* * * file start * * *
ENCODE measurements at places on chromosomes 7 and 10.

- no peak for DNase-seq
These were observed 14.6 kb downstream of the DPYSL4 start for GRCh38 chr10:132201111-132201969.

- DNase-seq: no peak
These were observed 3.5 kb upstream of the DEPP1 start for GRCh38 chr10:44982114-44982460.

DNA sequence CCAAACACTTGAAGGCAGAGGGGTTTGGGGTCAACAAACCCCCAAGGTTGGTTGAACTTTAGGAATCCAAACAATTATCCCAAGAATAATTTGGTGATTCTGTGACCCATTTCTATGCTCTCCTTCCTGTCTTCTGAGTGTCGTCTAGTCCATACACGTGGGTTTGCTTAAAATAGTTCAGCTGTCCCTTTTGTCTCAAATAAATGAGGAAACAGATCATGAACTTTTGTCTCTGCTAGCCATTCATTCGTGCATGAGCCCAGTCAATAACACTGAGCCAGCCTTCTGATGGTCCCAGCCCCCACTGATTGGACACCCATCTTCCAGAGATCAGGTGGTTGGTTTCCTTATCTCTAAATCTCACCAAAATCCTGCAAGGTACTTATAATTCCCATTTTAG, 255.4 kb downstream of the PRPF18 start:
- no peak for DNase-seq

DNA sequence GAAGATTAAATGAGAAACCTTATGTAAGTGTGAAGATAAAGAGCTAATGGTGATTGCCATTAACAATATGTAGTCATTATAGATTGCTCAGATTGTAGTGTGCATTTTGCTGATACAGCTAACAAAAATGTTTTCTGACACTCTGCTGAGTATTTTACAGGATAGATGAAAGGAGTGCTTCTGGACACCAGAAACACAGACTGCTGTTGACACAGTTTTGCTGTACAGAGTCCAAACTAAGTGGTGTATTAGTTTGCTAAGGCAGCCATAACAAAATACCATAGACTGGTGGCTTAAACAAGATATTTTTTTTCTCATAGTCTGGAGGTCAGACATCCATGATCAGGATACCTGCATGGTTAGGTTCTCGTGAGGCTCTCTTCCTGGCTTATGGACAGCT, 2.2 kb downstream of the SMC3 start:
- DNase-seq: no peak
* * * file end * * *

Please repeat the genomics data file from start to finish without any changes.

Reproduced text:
ENCODE measurements at places on chromosomes 7 and 10.

- no peak for DNase-seq
These were observed 14.6 kb downstream of the DPYSL4 start for GRCh38 chr10:132201111-132201969.

- DNase-seq: no peak
These were observed 3.5 kb upstream of the DEPP1 start for GRCh38 chr10:44982114-44982460.

DNA sequence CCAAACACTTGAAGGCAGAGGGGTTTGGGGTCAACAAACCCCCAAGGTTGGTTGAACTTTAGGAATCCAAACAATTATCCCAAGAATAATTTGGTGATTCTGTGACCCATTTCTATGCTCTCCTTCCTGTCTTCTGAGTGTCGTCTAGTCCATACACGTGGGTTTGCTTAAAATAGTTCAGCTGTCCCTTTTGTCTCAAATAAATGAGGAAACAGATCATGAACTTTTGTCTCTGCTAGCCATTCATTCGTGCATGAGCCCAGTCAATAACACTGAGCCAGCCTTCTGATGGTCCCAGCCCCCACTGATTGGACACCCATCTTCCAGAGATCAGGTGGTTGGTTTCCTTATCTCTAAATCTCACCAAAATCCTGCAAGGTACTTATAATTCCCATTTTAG, 255.4 kb downstream of the PRPF18 start:
- no peak for DNase-seq

DNA sequence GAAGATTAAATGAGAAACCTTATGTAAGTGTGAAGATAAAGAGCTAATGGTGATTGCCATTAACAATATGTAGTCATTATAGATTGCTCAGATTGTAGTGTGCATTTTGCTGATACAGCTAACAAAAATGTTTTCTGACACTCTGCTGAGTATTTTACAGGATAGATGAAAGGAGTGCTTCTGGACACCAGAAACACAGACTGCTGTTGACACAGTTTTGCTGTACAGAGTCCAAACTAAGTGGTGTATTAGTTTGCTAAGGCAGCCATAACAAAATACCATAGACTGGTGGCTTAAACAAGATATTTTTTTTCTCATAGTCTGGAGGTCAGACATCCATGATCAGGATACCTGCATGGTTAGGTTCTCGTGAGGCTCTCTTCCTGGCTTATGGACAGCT, 2.2 kb downstream of the SMC3 start:
- DNase-seq: no peak